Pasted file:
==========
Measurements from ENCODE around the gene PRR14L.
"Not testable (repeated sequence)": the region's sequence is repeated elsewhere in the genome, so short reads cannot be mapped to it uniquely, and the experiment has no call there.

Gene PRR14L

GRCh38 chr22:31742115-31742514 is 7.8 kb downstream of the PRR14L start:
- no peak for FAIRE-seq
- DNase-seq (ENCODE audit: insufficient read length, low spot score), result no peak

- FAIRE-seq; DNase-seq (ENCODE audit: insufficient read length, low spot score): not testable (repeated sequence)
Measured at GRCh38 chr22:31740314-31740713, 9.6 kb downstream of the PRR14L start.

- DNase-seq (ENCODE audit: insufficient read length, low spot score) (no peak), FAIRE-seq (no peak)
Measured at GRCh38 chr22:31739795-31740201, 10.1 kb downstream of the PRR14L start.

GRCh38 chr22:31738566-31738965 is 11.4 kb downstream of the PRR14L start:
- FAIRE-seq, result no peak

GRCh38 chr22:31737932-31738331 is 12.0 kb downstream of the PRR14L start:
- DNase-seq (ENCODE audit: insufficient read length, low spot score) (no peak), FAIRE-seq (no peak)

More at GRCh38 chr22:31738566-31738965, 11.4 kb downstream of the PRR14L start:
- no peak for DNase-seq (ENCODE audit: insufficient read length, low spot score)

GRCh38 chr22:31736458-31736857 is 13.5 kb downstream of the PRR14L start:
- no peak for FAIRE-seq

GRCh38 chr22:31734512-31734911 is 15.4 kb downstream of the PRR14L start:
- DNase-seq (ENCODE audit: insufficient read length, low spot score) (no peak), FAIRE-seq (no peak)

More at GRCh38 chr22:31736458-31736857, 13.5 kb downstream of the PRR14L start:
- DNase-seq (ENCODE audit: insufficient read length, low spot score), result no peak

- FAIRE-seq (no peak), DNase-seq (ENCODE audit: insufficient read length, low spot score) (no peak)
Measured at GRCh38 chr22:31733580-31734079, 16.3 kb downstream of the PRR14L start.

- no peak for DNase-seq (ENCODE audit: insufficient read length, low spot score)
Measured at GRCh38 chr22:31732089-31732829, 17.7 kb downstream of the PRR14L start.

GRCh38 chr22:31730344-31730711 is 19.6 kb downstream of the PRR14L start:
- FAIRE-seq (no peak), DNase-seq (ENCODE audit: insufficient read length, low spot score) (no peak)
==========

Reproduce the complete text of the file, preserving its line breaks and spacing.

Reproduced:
Measurements from ENCODE around the gene PRR14L.
"Not testable (repeated sequence)": the region's sequence is repeated elsewhere in the genome, so short reads cannot be mapped to it uniquely, and the experiment has no call there.

Gene PRR14L

GRCh38 chr22:31742115-31742514 is 7.8 kb downstream of the PRR14L start:
- no peak for FAIRE-seq
- DNase-seq (ENCODE audit: insufficient read length, low spot score), result no peak

- FAIRE-seq; DNase-seq (ENCODE audit: insufficient read length, low spot score): not testable (repeated sequence)
Measured at GRCh38 chr22:31740314-31740713, 9.6 kb downstream of the PRR14L start.

- DNase-seq (ENCODE audit: insufficient read length, low spot score) (no peak), FAIRE-seq (no peak)
Measured at GRCh38 chr22:31739795-31740201, 10.1 kb downstream of the PRR14L start.

GRCh38 chr22:31738566-31738965 is 11.4 kb downstream of the PRR14L start:
- FAIRE-seq, result no peak

GRCh38 chr22:31737932-31738331 is 12.0 kb downstream of the PRR14L start:
- DNase-seq (ENCODE audit: insufficient read length, low spot score) (no peak), FAIRE-seq (no peak)

More at GRCh38 chr22:31738566-31738965, 11.4 kb downstream of the PRR14L start:
- no peak for DNase-seq (ENCODE audit: insufficient read length, low spot score)

GRCh38 chr22:31736458-31736857 is 13.5 kb downstream of the PRR14L start:
- no peak for FAIRE-seq

GRCh38 chr22:31734512-31734911 is 15.4 kb downstream of the PRR14L start:
- DNase-seq (ENCODE audit: insufficient read length, low spot score) (no peak), FAIRE-seq (no peak)

More at GRCh38 chr22:31736458-31736857, 13.5 kb downstream of the PRR14L start:
- DNase-seq (ENCODE audit: insufficient read length, low spot score), result no peak

- FAIRE-seq (no peak), DNase-seq (ENCODE audit: insufficient read length, low spot score) (no peak)
Measured at GRCh38 chr22:31733580-31734079, 16.3 kb downstream of the PRR14L start.

- no peak for DNase-seq (ENCODE audit: insufficient read length, low spot score)
Measured at GRCh38 chr22:31732089-31732829, 17.7 kb downstream of the PRR14L start.

GRCh38 chr22:31730344-31730711 is 19.6 kb downstream of the PRR14L start:
- FAIRE-seq (no peak), DNase-seq (ENCODE audit: insufficient read length, low spot score) (no peak)